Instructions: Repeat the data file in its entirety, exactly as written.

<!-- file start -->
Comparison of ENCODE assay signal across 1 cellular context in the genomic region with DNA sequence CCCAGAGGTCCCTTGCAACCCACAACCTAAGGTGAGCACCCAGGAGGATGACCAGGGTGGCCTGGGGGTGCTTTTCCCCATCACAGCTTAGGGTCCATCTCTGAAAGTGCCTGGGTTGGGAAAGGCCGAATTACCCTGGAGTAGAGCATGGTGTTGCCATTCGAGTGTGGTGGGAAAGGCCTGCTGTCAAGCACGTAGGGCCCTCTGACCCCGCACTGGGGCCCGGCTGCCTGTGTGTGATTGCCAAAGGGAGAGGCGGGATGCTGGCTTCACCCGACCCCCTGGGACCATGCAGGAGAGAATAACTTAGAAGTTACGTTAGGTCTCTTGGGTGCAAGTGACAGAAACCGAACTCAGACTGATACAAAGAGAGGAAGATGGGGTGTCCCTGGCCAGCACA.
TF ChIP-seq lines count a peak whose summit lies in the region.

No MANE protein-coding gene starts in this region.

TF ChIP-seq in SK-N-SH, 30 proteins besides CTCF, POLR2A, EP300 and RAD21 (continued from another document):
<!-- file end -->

Comparison of ENCODE assay signal across 1 cellular context in the genomic region with DNA sequence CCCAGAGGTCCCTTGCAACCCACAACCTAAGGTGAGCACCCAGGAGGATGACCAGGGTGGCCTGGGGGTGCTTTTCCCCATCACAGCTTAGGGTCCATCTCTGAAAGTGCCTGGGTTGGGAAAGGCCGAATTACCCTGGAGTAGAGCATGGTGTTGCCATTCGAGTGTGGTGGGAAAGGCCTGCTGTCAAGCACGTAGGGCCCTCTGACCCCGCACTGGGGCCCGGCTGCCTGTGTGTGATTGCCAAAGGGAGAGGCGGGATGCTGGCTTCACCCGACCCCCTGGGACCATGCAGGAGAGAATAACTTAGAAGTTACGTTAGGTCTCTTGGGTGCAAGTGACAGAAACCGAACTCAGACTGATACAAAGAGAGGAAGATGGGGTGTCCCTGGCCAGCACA.
TF ChIP-seq lines count a peak whose summit lies in the region.

No MANE protein-coding gene starts in this region.

TF ChIP-seq in SK-N-SH, 30 proteins besides CTCF, POLR2A, EP300 and RAD21 (continued from another document):